Oingo Boingo, Dark At The End Of The Tunnel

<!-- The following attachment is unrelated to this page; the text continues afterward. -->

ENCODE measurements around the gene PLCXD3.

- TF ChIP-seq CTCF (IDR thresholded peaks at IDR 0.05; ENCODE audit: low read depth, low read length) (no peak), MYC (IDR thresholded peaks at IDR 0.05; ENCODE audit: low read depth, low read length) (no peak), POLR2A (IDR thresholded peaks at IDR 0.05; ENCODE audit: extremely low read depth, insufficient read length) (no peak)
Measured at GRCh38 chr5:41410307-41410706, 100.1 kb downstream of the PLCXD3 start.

This is another of my road albums, usually for late night driving in the California desert when the only things to keep me company are tumbleweeds and Coast to Coast AM. I suspect this was about when Danny Elfman was starting to notice his hearing was going (and his appetite for high energy mischief with it) given how sedate in general it is compared to their prior albums. There are touches of the old brass-heavy moments in tracks like the opener "When The Lights Go Out" and "Flesh 'N Blood," which could have come off Dead Man's Party if it were about double the tempo, but this outing's overall feel is more congruent with the balladic and longer groove styles of "Skin," "Out of Control" and the bittersweetly lyric "Is This." Indeed, it's those more anodyne hooks and smoother jams that make this a better driving album while at the same time coming off as somewhat less sophisticated; the rhythm sections almost piece together too well in their homology, a strange observation to make about a composer as prolific as Elfman. While I was less enamoured of tracks like "Glory Be," "Dream Somehow" and "Long Breakdown" largely for relative want of distinction, they still flow as well as the others, and I'm not really reaching for the skip button much when they're up. The LP omits "Right To Know," a rather well-realized bunch of meditations on afterlife's uncertainties, but the album's closer "Try To Believe" has a strange but welcome gospel feel, touches of zydeco, fuller brass and a hopeful, aspirational air. I'm not sure who Elfman was singing it to (himself?) and I'm not sure how much of a light at the tunnel it ends up being (the title on the spine notwithstanding), but the album is more idealistic than it pretends to be even if the craftmanship doesn't quite get there, and that song's always a nice one to arrive to. (Content: no concerns.)